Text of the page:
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and Statistics Analytical Chemistry Random noise is part of any analytical measurement. Precise and Accurate answers demand a statistical analysis of the data. 1. How much analyte is present? 2. Is one test protocol better than another? 3. Are the results from this lab the same as from another? 4. Are the current results consistent with previous results? CHEM*3440 Chemical Instrumentation Topic 2 Statistics for Analytical Methods What You Should Know Calculate Mean Standard Deviation Work well with a spreadsheet program Find the slope and intercept of a linear least squares t to a collection of data points with a spreadsheet program What We Want To Learn Answer How much analyte is present? Calibration Curve Standard Addition Internal Standard Calculate correct condence limits. Understand when to use each experiment. Recognize when experimental data is awed due to instrument failure. Linear Least Squares Fits What is meant by linear? What is meant by least squares? How do we determine the goodness-of-t? What is the variance-covariance matrix? How do we derive error limits or condence intervals for interpolated data? What are the dangers of extrapolation? Linear Several meanings 1. Polynomial where the highest power of the independent variable is 1. 2. In a multivariable function, each term depends on only one of the variables. 3. In a multiparameter function, each term depends on only one of the parameters In our case, it is the last description that is applicable. Linear cont 1 Typical equation is y = mx + b This is linear in polynomial power, variable, and parameters. Can also perform Linear Least Squares analysis on y = ax3 + bx2 + cx + d It is still linear in variables and parameters. Cannot perform Linear Least Squares on y = ae-bx since its is not linear in parameters. Least Squares Given a set of data points, nd equation for linear model (always linear in parameters, often linear in polynomial power) that minimizes the error between the points and the line. 20 15 10 5 0 0 3.75 7.50 11.25 15.00 Least Squares cont 1 Should minimize error in both x and y. Demands iterative solution. Instead, we assume error in x is negligible and ascribe the error to the dependent variable y. Matrix Formulation of Least Squares Measured data come in a set of ordered pairs (xi, yi). Fit the data to a selected model. Can t to any linear function, but most common to t to a straight line: y = mx + b. Assume error is all in y (the dependent variable). For each xi there is a measured value, yi, and a t value yi,t = mxi + b. The difference between the measured yi and the tted yi,t is the error for the point, ei. Strategy 1: Choose m and b so that the sum of the ei"s is 0. (Won"t work.) Strategy 2: Choose m and b so that the sum of squares of errors, ei2, is a minimum. (Works!) Write out the expression for the sum of the square of the errors, differentiate with respect to m and b, set derivatives to 0, leads to the following matrix equation: Error in y. Error in x and y. A f i i 2 i p= y i /y n /x b / x / x p dmn = e / x y o i i Matrix cont 1 Task is to nd the parameter vector p. Invert the matrix and multiply both sides. Variance of the Fit How well does the data follow the model equation (a straight line)? The sum of the squares of the errors divided by the degrees of freedom. b 1 / x 2 - / x i / yi i d n = p = A- 1 y = D e oe m / x i yi o - / xi n w h e r e D = d e t (A) = n / x 2 i - _ / xi i 2 s2fit = / ^y - y i o i , fit h2 = / ^ y - mx - b h i i 2 n-2 Form the sums, multiply out the two equations to obtain the two parameters for the straight line, b (the y-intercept) and m (the slope). Degrees of freedom are the number of data points minus the number of parameters determined (in this case, 2). ! = n - p R2, the correlation coefcient is NOT a meaningful goodness-of-t measure. Use variance of t as evaluation. An excellent article presents this material: C. Salter, J. Chem. Ed. 77, 1239-43 (2000) Variance-Covariance Matrix Answers what is the variance in the t parameters (m and b). Quanties the correlation between the parameters. Functions of the Fit Parameters Usually, determining m and b is just the start of an analysis, not the end. Different experiments will use m and b differently to derive a property of interest. Some function F(b,m) will provide the desired result (often the concentration of an unknown). Complete analysis demands that one not only provide the unknown concentration, but one must also assign condence limits to the result. Common mistake: We have the errors in b and m from the diagonal elements of the variance-covariance matrix. The function F uses b and m. Well-known error propagation rules can give a variance to the result. But this ignores covariance, which can either over- or underestimate the true error. s2fit / x2 - / xi i V = s2fit A- 1 = D e o - / xi n Diagonal elements are the variances of the parameters. Off-diagonal elements are the covariance between the parameters. s2 = V11 = b s2fit / x2 i D s2fit n s2 = V22 = D m Errors in Functions of the Fit Parameters Correct error calculation. The variance in the function F(b,m) is given by Example: Interpolation x(y) Calibration curve y(x). x could be analyte concentration, y detector response. Consider case of the curve being a rst-order polynomial. For a selected ysel value, the corresponding interpolated x value, xint, is given by inverting the LSQ-t equation of the calibration curve. s / x - / xi o d F s2 = d T Vd F = D d T e F F F - / xi n 2 fit 2 i The elements of the vector dF are the partial differentials of F with respect to the t parameters. The vector dFT is just the transpose of dF. y = mx + b ( x int = y sel - b m 2b p dF = f 2F 2m This is the key equation in error analysis. 2F Find partial derivative vector for this function F(b,m) = (ysel - b)/m. y -b y se b 2 a selm k 2 a ml - m k 2F 1 = = =- m 2b 2b 2b y -b 2 a selm k ^ y sel - b h 2F = =m2 2m 2m J N 1 2F O 2b p = K - m ` dF = f K ^ y sel - b h O 2F KO m2 2m L P Example: Interpolation x(y) cont1 Find the variance in the interpolated result s2xint. Solve the matrix equation. Three Analytical Experiments The three most important analytical experiments are: 1. Calibration Curve Used when experimental conditions are well controlled, in a laboratory or factory environment where the solution containing the analyte is known and controlled. 2. Internal Standard Used for experiments where the detection volume and efciency is difcult to control and reproduce. Chromatography and mass spectrometry are common examples. 3. Standard Addition Used when sample matrix is complex with unknown interferences. Environmental samples are of this nature. Find the unknown concentration and determine the variance in the result so that condence limits can be assigned to the answer. s2x int J 1N s2fit y sel - b m / x2 - / xi K - m O 1 i T = d F Vd F = D c- m - m2 e o K ysel - b O - / xi n KO m2 P L Remember the rules for matrix multiplication. Solve to obtain s2fit n ^ y sel - b h2 y -b s2x = D m2 c - 2 selm / xi + / x2 m i m2 int Recall that the interpolated x-value is xint = (ysel -b)/m so that s2fit s2x = D m2 _ nx2nt - 2x int / xi + / x2 i i i int This expression includes the effect of correlation between the t parameters. Calibration Curve - Experiment Form a series of solutions of known concentration of the analyte. Choose a concentration range to include that expected for any unknown. Measure their response with a particular instrument. Each solution measured once or several times; overall there are n measurements to which a straight line will be t. Use LS algorithm to nd the parameters b and m of the line. Compare variance of t with that expected for this instrument. Graph the data to make sure it is linear throughout the range studied. Measure unknown several times (p times). Calibration Curve - Variance Slight variation to variance equation; measurement of y introduces additional source of error. Variance is square of error. Variance in xcc arising from the measurement of y is 2x 2 c CC m s2y, meas 2y The variance of the measured average is s2y, meas ^y = / - y h i 2 p-1 The derivative has the value 1/m. The expression for the overall variance in the result xcc and the solution is xCC ^ y - bh = m 2xC 2 T s2x = c 2yC m s2y, meas + dCC VdCC s2fit 1 1 2 = m2 ' p + D _ nxCC - 2xCC / xi + / x2 i 1 i CC Internal Standard - Experiment Internal standard needs to be chemically similar to analyte but distinguishable by analytical technique. Best if an atomic isomer. Make a series of solutions with a known concentration of both analyte and internal standard. Keep standard concentration relatively constant while varying analyte concentration throughout the expected unknown concentration range. Measure the response of both analyte and internal standard in each solution. Form a response curve of the ratio of analyte to internal standard response vs. analyte concentration. This least squares response curve is then treated identically to the calibration curve. Standard Addition - Experiment Standard is same molecule as analyte. Two common approaches: 1. Form a series of solutions with same amount of unknown but increasing amounts of standard added. Solutions then are all diluted to the same volume. (Constant volume experiment.) 2. A single unknown solution is measured and then increasing amounts of standard are added, the signal being measured for each addition. Each measurement has a different solution volume, but only one container needs to be used. (Variable volume experiment.) A good reference for this is M. Bader, J. Chem. Ed. 57, 703-706 (1980). Constant Volume n separate containers. Put volume Vx of unknown (whose as yet unknown concentration is Cx) in each. Add volume of standard Vs(2) whose concentration is Cs to second container (leave the rst container with only unknown in it so that Vs(1) = 0). Add a larger volume Vs(3) to third, etc. Dilute all solutions with solvent to an identical nal volume, Vf. Measure response Rn of each solution. Determine linear response, least squares t parameters b and m. 1. nx = VxCx 2. nx = VxCx 3. nx = VxCx 4. nx = VxCx etc. ns(1) = 0 ns(2) = Vs(2)Cs ns(3) = Vs(3)Cs ns(4) = Vs(4)Cs ntotal = nx ntotal = nx + ns(2) ntotal = nx + ns(3) ntotal = nx + ns(4) Canalyte(1) = nx/Vf Canalyte(2) = (nx + ns(2))/Vf Canalyte(3) = (nx + ns(3))/Vf Canalyte(4) = (nx + ns(4))/Vf Constant Volume cont1 Instrument responds linearly to analyte concentration. k represents the responsivity of instrument. nt n n Vx C Vs C R = kC analyte = k ; Votal E = k ;V x + V s E = k ; V x + V s E f f f f f kV C kV C kC kV C R = Vx x + Vs s = c V s m Vs + c Vx x m = mx + b = y f f f f kV C kC ` b = Vx x m= V s f f Solve two expressions for k, equate, and solve for unknown concentration Cx. bV f k =V C and x x bV f mV f `V C = C x x s bC s ` C x = mV x mV f k= C s Constant Volume cont2 What is the variance in this result? Find the partial differentials with respect to b and m, solve the matrix equation. Recall that x is the volume of added standard and y is the instrument response for that particular solution. Constant Volume cont 3 Expand this matrix equation to nd the variance in the extrapolated result. 2C x 2 c bC s m Cs = = mV 2b 2b mV x x 2C x 2 c bC s m bC s = = - m2 V 2m 2 m mV x x We know the variance of the t from the least squares routine that determines b and m. Recall the matrix equation for the variation of the result. s 2 x, ext J Cs N s2fit Cs / x2i - / xi oK mV x O bC s = D c mV - m 2 V m e K O x x - / xi n K- b2C s O L m Vx P J Cs N s2fit Cs / x2i - / xi oK mV x O bC s s = D c mV - m 2 V m e K O x x - / xi n K- b2C s O m Vx P L J Cs N bC s 2 K mV / x 2 + m 2 V / x i O i s fit C s bC s x x = D c mV - m 2 V m K O x x K - C s / x i + nbC s O 2 mV x m Vx P L s2fit C2 bC2 bC2 nb 2 C 2 s s s 2 = D ' m2 V2 / xi + m3 V2 / xi + m3 V2 / xi - m 4 V2s 1 2 x, ext x x x x s2fit C2 2bC2 nb 2 C 2 = m2 D 'V2s / x2 + mV2s / xi - m2 V2s 1 i x x x We now know the unknown concentration and the variance in that value, so an answer with condence limits can be given. Variable Volume This experiment only requires 1 container. Introduce volume Vx of unknown (with, as yet, unknown concentration Cx). Measure instrument response. Add a volume Vs(2) of standard of concentration Cs. Remeasure the response. Add more standard and remeasure. Variable Volume cont1 The response of the ith addition of standard is Vs (i) Cs Vx C x Ri = kC analyte (i) = k <V + V + V + V F x s (i) x s (i) Ri is dependent variable; Vs(i) is independent variable. Cannot rewrite this equation to linearize the variables. Non-linear problem. Can sort of linearize the problem. 1. nx = VxCx 2. nx = VxCx 3. nx = VxCx 4. nx = VxCx etc. ns(1) = 0 ns(2) = Vs(2)Cs ns(3) = Vs(3)Cs ns(4) = Vs(4)Cs ntotal = nx ntotal = nx + ns(2) ntotal = nx + ns(3) ntotal = nx + ns(4) Canalyte(1) = nx/Vx Canalyte(2) = (nx + ns(2))/(Vx + Vs(2)) Canalyte(3) = (nx + ns(3))/(Vx + Vs(3)) Canalyte(4) = (nx + ns(4))/(Vx + Vs(2)) Ri ^V x + Vs (i) h = k 6V x C x + Vs (i) Cs @ = kV x C x + kC s Vs (i) Plot Ri(Vx + Vs(i)) against Vs(i). Such a plot would give a straight line with intercept b = kVxCx and slope m = kCs. With y(i) = Ri(Vx + Vs(i)) and x(i) = Vs(i) a LSQ analysis gives a value for m and b. Solve for unknown concentration Cx. b = kV x C x b k =V C x x b m `V C = C x x s and and so that m = kC s m k=C s bC C x = mVs x Variable Volume cont2 Variance-Covariance matrix arises from the linear problem. Can use it as if it were linear. Variance for b and m are found from the diagonal elements. Can nd an approximate variance for the result; neglect covariance. 2 sC = s2 + s2 b m x Variable Volume cont 3 Vs (i) Cs Vs (i) Cs Vs (i) Cs Vx C x Vx C R i = k < V + V + V + V F , k ; V x + V E = k ;C x + V E x s (i) x s (i) x x x under the assumption that Vx >>Vs(i) Can provide an answer with condence limits. BUT, don"t forget the many approximations (errors?) made in reaching the result. or Vx C n n R i = k ; V x + V i E = k ;C x + V i E x x x Another approximate approach: perform experiment where the added standard volumes are very small compared to the unknown volume. A concentrated standard would allow small added volumes or, if possible, standard could be added as a solid. Problem becomes linear in these approximations. where in this case we are adding moles of material directly (presumably by weighing methods). You should be able to easily see how these two equations are linear and can be solved to nd the unknown concentration and its variance, accurate, again within our approximations used. You should be able to prove that the solutions for Cx are, respectively bC C x = mVs x or b C x = mV x Standard Deviation Variance is the squared error parameter which sums between separate sources of error which are normally distributed. The standard deviation is the square root of the variance and has the same units as the property being measured. 0.45 0.4 Confidence Interval Must decide upon a condence level (e.g. 95%) Know the standard deviation s. Number of measurements is important; more measurements makes us more condent of the result. Find the Student"s t-factor (degrees of freedom and condence level). Gaussian Curve Normal Error Curve 1 S.D. 68.3% 0.35 0.3 2 S.D. 95.5% 0.25 0.2 0.15 C.I. =! ts n 3 S.D. 99.7% 0.1 0.05 0 -4 -3 -2 -1 0 1 2 3 4 Students t-Table Degrees of Freedom 1 2 3 4 5 6 7 10 60 50% 1.000 0.816 0.765 0.741 0.727 0.718 0.711 0.700 0.679 0.674 90% 6.314 2.920 2.353 2.132 2.015 1.943 1.895 1.812 1.671 1.645 95% 12.706 4.303 3.182 2.776 2.571 2.447 2.365 2.228 2.000 1.960 99% 63.656 9.925 5.841 4.604 4.032 3.707 3.500 3.169 2.660 2.576 99.9% 636.578 31.598 12.924 8.610 6.869 5.959 Reporting a Result From a series of measurements, nd the average value, xaverage. Use the matrix formulation for errors to nd the variance in the result, while accounting for covariance between the t parameters. The square root of the variance (s2) is the standard deviation (s). Select a condence level (C.L.). Find the appropriate Student"s t-value, given the C.L. and the degrees of freedom (usually n-1). Calculate the condence interval. 5.408 4.587 3.460 3.291 Answer = xaverage ! ts n #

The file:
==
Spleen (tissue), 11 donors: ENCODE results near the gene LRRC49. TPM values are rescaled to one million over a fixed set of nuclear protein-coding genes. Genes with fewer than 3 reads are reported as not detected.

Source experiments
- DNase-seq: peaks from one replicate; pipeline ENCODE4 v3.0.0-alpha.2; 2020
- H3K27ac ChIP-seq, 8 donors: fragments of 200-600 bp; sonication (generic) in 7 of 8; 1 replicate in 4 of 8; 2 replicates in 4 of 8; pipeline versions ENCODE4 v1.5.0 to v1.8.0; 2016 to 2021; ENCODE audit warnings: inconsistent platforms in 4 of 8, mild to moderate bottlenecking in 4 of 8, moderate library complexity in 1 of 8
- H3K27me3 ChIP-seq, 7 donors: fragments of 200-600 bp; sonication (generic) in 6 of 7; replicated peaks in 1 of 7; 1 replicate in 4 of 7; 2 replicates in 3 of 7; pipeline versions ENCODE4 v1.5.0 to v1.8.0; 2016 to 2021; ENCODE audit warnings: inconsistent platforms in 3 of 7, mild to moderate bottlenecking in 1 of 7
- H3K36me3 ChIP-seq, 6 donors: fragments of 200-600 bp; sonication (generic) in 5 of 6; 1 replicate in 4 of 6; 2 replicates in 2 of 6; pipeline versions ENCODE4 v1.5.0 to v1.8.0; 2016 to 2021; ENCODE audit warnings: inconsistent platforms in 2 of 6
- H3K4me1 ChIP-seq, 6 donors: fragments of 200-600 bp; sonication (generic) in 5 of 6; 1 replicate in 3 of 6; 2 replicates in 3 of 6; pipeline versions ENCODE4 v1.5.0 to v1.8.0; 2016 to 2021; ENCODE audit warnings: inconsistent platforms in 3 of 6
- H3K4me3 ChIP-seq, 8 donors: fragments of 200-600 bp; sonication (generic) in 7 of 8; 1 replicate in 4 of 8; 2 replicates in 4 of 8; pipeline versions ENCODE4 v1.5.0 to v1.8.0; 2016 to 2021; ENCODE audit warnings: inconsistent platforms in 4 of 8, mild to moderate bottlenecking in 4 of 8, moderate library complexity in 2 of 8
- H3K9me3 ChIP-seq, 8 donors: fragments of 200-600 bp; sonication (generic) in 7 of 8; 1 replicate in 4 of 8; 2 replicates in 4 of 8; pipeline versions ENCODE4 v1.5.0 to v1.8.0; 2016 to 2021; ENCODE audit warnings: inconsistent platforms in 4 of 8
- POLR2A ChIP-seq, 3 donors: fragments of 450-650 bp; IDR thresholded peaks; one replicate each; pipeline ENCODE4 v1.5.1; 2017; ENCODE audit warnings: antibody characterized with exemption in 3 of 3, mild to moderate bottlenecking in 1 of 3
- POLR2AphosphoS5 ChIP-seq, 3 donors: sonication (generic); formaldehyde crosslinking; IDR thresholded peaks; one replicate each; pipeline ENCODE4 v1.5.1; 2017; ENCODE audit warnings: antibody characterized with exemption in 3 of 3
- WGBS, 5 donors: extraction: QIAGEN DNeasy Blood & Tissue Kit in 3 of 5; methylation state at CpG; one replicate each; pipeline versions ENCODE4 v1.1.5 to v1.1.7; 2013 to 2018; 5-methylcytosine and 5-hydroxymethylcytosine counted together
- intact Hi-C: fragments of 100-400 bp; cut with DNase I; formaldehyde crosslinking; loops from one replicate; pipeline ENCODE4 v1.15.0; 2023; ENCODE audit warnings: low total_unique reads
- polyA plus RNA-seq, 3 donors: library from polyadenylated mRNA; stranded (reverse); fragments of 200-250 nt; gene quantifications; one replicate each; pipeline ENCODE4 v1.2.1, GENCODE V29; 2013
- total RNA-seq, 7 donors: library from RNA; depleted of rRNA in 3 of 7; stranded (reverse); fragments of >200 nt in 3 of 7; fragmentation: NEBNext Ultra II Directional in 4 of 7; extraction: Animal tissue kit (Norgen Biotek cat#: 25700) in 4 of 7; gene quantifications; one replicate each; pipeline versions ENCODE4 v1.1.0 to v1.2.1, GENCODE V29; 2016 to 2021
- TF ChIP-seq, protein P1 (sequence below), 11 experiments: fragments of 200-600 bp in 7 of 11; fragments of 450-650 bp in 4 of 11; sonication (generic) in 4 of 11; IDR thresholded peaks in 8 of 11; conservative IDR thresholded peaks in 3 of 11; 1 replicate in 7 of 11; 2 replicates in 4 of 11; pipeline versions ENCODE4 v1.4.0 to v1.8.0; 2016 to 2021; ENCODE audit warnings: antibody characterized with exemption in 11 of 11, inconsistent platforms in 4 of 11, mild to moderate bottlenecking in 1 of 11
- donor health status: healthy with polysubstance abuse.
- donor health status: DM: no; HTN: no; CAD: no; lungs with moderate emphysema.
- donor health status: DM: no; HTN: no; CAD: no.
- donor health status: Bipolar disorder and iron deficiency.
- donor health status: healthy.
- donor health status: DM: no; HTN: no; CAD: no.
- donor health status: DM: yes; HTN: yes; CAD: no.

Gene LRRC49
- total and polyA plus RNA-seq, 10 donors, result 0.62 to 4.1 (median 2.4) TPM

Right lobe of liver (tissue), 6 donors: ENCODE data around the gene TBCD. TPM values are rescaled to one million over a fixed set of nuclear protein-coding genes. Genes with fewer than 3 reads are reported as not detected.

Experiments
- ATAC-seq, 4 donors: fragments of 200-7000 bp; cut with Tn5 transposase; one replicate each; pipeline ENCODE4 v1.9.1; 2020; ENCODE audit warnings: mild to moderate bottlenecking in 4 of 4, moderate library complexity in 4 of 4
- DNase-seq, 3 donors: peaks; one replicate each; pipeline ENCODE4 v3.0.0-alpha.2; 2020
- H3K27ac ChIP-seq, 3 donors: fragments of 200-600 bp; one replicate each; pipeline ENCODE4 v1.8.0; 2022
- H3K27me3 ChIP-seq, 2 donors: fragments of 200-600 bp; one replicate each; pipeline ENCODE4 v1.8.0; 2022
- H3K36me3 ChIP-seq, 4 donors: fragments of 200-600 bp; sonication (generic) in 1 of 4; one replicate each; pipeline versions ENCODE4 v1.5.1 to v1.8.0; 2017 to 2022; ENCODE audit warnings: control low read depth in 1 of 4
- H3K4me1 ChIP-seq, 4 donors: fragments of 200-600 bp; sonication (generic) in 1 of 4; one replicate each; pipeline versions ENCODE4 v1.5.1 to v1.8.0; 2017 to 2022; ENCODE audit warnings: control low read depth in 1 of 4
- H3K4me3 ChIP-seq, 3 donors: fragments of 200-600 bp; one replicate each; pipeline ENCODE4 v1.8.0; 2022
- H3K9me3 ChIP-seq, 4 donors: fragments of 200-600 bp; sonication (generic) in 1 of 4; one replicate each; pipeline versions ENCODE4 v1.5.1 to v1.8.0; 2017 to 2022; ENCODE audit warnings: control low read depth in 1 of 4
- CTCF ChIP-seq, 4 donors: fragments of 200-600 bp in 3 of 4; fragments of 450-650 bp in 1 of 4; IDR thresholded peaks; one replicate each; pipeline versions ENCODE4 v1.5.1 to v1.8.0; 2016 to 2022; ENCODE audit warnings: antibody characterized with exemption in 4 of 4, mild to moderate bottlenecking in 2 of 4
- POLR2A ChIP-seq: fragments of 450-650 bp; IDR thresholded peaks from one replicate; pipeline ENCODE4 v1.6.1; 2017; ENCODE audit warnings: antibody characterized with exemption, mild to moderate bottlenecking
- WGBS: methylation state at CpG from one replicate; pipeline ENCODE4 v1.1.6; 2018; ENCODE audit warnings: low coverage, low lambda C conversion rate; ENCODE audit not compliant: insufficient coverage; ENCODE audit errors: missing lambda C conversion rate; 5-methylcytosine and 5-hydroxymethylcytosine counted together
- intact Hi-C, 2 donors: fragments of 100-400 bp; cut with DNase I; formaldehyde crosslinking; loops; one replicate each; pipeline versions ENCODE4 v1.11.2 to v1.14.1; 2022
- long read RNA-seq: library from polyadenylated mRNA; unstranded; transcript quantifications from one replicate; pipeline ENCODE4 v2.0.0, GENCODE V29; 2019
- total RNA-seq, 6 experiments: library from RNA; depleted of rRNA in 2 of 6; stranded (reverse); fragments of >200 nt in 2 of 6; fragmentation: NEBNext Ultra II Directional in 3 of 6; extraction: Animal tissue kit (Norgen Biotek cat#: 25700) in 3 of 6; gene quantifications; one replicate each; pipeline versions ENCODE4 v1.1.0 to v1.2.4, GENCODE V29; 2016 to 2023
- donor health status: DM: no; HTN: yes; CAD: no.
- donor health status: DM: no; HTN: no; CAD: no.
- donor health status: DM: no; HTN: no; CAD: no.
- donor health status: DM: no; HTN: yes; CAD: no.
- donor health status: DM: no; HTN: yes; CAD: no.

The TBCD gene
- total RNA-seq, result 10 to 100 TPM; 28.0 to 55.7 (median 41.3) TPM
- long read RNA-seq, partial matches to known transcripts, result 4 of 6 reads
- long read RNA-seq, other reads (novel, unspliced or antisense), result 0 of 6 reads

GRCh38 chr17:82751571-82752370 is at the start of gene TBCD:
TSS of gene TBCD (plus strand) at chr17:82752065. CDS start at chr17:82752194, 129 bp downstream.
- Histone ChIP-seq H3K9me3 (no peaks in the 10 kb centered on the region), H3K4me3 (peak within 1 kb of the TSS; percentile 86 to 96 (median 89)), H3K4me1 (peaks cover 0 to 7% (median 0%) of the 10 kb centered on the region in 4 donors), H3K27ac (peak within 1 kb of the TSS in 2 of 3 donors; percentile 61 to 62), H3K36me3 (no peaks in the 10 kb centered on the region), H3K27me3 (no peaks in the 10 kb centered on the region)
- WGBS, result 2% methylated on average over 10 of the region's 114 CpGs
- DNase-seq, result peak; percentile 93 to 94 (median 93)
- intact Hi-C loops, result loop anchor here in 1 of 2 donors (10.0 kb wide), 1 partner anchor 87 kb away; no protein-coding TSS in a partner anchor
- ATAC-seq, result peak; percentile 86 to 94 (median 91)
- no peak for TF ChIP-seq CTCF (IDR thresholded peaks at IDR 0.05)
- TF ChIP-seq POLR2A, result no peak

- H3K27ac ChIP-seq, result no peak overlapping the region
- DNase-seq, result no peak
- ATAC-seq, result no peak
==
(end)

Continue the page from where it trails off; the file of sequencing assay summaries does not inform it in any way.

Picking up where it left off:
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University of Guelph - CHEM - 3440